Can we really get all of the world’s billionaires to give away half of their wealth to charity?
This article originally appeared in Blue & Green Tomorrow’s Guide to Sustainable Philanthropy 2014.
Since the Giving Pledge was made public four years ago, some 127 of the world’s wealthiest individuals have signed up to it, representing 12 countries and a strong desire to provide solutions to a wide range of global issues through philanthropy.
Business magnate Warren Buffet and founder of Microsoft Bill Gates, along with his wife Melinda, launched the campaign in 2010 in order to encourage the rich and their families to help address some of society’s most pressing problems.
Billionaires, or those that would be billionaires if not for their philanthropy, are invited to sign the Giving Pledge and commit to giving more than half of their wealth to worthy causes either through their lifetime or in their will. The idea came about following discussions between the founders and other philanthropists.
It was during one of these discussions that media entrepreneur Marguerite Lenfest proposed, “The rich should sit down, decide how much money they and their progeny need, and figure out what to do with the rest of it.”
The Giving Pledge states, “The idea takes its inspiration from efforts in the past and present that encourage and recognise givers of all financial means and backgrounds. We are inspired by the example set by millions of people who give generously (and often as great personal sacrifice) to make the world a better place.”
The pledge doesn’t involve pooling money or supporting a particular set of causes or organisations, but is instead a moral commitment. As a result, the causes supported by signatories vary widely from environmental to educational to health. In addition to encouraging philanthropic donations, the group also aims to inspire conversations that lead to innovative approaches to tackling issues and the exchange of knowledge.
Notable backers include the British entrepreneur Sir Richard Branson and Facebook’s founder Mark Zuckerberg. Their reasons for signing the pledge and the charities and causes they choose to put their money behind may differ, but all donors have a goal of contributing to making the world a better place for their children and future generations.
In his pledge, former mayor of New York City Michael Bloomberg writes, “If you want to fully enjoy life – give. And if you want to do something for your children and show how much you love them, the single best thing – by far – is to support organisations that will create a better world for them and their children. Long-term, they will benefit more from your philanthropy than from your will. I believe the philanthropic contribution I’m now making are as much gifts to my children as they are to the recipient organisations.”
Another notable name on the list is the Rockefeller family, which has been associated with philanthropy for five generations. Their pledge says, “Our family continues to be united in the belief that those who have benefitted the most from our nation’s economic system have a responsibility to give back to our society in meaningful ways.”
As with all initiatives, the Giving Pledge has attracted criticism. Back in 2010, when just 40 people had signed the pledge, the idea was labelled as “ostentatious” by an asset manager of one of the billionaires contacted by Gates. He added that many of the world’s wealthiest had already transferred large portions of their assets to charitable foundations without the publicity.
German billionaire and philanthropist Peter Krämer emerged as one of the biggest critics of the Giving Pledge. He argued that it transfers power from the state to the billionaires involved, noting that whilst they may be doing good, the decisions on what to back are still “very personal”.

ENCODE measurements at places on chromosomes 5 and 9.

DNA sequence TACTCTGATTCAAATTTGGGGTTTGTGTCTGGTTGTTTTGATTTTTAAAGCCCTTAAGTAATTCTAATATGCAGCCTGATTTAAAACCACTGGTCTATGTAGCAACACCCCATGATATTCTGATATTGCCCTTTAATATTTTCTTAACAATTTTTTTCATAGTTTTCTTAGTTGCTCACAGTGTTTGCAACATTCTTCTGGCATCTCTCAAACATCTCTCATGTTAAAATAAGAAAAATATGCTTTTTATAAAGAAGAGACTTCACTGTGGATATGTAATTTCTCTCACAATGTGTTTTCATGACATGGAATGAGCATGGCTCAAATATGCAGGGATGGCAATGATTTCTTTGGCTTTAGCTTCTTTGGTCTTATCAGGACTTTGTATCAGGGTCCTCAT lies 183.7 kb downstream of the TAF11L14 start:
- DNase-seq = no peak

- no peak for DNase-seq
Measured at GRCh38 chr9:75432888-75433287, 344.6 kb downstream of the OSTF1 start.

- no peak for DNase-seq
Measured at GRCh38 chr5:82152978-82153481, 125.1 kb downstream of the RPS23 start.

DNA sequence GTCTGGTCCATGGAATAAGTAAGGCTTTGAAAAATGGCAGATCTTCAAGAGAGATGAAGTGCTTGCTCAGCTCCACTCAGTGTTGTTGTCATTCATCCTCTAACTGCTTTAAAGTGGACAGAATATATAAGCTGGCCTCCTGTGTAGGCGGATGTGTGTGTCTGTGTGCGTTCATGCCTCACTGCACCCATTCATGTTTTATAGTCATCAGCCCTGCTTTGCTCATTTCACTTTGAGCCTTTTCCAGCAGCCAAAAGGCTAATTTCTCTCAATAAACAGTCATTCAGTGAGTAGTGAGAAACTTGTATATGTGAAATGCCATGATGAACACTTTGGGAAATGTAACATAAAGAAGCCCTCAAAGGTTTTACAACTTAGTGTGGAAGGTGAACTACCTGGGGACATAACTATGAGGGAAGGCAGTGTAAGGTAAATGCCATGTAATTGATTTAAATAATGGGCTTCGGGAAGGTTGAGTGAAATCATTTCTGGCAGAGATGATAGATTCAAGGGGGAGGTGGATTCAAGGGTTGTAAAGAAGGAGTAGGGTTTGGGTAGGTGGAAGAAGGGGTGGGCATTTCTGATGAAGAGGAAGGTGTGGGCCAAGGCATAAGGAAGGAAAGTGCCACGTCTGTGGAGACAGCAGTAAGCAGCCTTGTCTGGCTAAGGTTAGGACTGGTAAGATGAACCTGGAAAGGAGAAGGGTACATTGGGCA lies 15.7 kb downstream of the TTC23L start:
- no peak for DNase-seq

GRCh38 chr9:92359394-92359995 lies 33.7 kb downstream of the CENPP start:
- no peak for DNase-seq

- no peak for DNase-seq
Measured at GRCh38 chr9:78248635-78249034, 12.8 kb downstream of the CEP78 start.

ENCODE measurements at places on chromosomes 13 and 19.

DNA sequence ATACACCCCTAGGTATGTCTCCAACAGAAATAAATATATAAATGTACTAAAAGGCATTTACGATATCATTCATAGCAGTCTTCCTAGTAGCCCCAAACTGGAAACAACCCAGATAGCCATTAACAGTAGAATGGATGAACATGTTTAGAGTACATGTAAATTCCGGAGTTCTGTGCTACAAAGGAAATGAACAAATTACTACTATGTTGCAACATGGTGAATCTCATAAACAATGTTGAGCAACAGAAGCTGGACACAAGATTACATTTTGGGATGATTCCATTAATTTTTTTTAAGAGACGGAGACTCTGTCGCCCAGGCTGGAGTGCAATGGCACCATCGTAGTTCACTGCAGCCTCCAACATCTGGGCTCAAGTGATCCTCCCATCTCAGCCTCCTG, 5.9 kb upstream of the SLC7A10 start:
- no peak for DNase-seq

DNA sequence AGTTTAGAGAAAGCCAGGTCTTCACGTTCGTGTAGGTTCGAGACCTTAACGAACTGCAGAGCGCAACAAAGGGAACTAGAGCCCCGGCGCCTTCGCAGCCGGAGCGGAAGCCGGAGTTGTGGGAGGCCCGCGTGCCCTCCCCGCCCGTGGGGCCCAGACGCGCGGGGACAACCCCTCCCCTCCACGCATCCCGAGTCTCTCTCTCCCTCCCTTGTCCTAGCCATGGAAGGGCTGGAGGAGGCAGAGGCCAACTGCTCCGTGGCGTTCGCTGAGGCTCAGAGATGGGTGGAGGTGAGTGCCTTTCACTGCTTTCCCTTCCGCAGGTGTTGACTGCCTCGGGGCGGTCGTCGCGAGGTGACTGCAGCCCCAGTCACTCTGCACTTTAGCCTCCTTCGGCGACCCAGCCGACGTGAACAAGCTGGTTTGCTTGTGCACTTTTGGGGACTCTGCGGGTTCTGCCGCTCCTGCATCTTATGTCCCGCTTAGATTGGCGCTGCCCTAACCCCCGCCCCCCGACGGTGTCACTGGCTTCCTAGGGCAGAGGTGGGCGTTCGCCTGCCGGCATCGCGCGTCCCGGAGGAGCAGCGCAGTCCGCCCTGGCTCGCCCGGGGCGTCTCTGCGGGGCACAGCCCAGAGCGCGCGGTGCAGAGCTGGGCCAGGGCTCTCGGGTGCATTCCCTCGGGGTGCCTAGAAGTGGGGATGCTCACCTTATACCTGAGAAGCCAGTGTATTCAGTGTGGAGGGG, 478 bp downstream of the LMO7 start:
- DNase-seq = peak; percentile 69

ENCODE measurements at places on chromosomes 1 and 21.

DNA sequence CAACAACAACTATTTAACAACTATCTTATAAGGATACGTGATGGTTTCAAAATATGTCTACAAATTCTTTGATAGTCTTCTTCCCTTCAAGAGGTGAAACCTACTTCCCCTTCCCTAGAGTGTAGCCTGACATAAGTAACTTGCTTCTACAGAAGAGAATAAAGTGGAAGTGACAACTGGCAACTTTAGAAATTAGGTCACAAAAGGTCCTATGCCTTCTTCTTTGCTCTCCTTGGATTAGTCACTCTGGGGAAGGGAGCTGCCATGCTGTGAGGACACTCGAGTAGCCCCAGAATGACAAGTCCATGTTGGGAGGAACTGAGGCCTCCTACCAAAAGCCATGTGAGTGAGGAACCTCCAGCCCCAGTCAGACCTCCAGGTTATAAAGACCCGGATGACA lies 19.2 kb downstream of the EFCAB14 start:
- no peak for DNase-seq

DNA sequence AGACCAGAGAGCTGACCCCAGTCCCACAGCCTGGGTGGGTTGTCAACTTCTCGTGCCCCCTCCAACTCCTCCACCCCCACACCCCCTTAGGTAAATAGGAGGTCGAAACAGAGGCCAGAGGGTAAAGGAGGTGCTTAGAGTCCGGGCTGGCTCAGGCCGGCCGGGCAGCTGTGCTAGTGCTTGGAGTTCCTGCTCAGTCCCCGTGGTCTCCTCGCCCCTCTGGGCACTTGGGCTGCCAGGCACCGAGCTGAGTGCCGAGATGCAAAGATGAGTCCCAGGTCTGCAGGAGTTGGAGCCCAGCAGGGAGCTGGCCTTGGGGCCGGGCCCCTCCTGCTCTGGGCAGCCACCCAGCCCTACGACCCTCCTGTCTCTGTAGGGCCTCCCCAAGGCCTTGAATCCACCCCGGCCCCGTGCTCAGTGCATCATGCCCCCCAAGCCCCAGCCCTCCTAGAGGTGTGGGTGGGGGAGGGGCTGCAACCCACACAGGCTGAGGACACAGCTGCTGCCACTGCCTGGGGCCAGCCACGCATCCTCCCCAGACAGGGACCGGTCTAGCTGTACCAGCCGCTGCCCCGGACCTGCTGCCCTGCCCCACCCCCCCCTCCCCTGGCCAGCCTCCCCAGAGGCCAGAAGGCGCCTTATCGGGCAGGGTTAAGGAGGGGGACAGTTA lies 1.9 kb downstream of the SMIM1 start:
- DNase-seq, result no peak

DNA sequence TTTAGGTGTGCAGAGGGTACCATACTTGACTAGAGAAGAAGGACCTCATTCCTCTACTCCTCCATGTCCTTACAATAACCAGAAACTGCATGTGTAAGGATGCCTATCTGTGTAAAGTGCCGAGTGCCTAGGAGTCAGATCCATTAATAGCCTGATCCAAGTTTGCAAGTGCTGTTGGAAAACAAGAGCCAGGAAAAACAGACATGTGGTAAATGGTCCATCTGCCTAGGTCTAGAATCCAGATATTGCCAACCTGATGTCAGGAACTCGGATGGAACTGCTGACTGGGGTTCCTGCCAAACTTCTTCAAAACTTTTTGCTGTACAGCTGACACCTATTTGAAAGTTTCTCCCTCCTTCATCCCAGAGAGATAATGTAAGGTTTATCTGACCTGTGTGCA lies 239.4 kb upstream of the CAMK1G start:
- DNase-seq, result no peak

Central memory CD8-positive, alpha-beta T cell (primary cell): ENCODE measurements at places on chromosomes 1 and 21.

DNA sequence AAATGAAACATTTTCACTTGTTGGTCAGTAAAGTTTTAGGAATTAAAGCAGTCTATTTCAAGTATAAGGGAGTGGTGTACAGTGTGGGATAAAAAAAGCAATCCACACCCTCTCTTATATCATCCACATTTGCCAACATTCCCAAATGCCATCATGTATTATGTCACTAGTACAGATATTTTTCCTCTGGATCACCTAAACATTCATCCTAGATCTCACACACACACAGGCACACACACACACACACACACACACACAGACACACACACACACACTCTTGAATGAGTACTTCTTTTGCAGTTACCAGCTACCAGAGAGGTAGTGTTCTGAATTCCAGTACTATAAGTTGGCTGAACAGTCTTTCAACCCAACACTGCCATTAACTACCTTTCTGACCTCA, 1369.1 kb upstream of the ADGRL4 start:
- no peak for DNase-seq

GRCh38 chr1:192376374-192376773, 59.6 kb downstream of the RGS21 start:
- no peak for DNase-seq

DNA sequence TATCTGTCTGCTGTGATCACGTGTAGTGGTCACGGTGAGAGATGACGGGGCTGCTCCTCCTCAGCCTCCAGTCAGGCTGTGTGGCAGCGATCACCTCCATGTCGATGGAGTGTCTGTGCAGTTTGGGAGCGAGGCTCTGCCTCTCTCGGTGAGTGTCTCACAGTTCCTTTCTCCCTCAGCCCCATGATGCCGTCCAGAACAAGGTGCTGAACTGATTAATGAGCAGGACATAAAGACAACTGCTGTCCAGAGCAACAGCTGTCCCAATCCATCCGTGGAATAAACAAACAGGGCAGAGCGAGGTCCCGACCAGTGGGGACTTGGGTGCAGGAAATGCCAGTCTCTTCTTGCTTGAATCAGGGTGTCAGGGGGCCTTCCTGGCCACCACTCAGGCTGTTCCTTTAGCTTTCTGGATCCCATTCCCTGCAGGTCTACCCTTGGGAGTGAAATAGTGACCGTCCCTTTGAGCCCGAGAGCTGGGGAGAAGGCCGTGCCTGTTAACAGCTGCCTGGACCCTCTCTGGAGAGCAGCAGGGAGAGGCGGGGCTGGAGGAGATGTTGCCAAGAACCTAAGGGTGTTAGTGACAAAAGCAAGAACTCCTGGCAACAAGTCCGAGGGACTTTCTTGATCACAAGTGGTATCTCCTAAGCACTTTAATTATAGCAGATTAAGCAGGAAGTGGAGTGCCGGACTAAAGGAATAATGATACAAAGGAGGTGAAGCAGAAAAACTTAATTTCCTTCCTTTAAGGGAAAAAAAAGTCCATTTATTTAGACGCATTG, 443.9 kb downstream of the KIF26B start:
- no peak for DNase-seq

Speaking to German publication Der Speigel, Krämer said, “It is all just a bad transfer of power from the state to billionaires. So it’s not the state that determines what is good for the people, but rather the rich want to decide. That’s a development that I find really bad. What legitimacy do these people have to decide where massive sums of money flow?”
Another of Krämer’s criticisms, which has been noted by other critics, is that the initiative can be used as a tax break. Others have argued that a “loophole” exists because signatories can pledge their money to family-run foundations.
However, despite the criticisms the Giving Pledge has received, the donations the signatories give are undeniably having a positive impact across the world. Latest figures from Forbes show the number of billionaires now stands at 1,645, with an aggregate wealth of $6.5 trillion (£3.87 trillion). Around 8% of the world’s billionaires have committed to giving away at least half of their wealth.
If the Giving Pledge can encourage more to join, the positive social and environmental impact could have a huge and long-lasting effect.
Photo: www.401kcalculator.org via Flickr
Will Self-Driving Cars Be Better for the Environment?
Technologists, engineers, lawmakers, and the general public have been excitedly debating about the merits of self-driving cars for the past several years, as companies like Waymo and Uber race to get the first fully autonomous vehicles on the market. Largely, the concerns have been about safety and ethics; is a self-driving car really capable of eliminating the human errors responsible for the majority of vehicular accidents? And if so, who’s responsible for programming life-or-death decisions, and who’s held liable in the event of an accident?
But while these questions continue being debated, protecting people on an individual level, it’s worth posing a different question: how will self-driving cars impact the environment?
The Big Picture
The Department of Energy attempted to answer this question in clear terms, using scientific research and existing data sets to project the short-term and long-term environmental impact that self-driving vehicles could have. Its findings? The emergence of self-driving vehicles could essentially go either way; it could reduce energy consumption in transportation by as much as 90 percent, or increase it by more than 200 percent.
That’s a margin of error so wide it might as well be a total guess, but there are too many unknown variables to form a solid conclusion. There are many ways autonomous vehicles could influence our energy consumption and environmental impact, and they could go well or poorly, depending on how they’re adopted.
One of the big selling points of autonomous vehicles is their capacity to reduce the total number of vehicles—and human drivers—on the road. If you’re able to carpool to work in a self-driving vehicle, or rely on autonomous public transportation, you’ll spend far less time, money, and energy on your own car. The convenience and efficiency of autonomous vehicles would therefore reduce the total miles driven, and significantly reduce carbon emissions.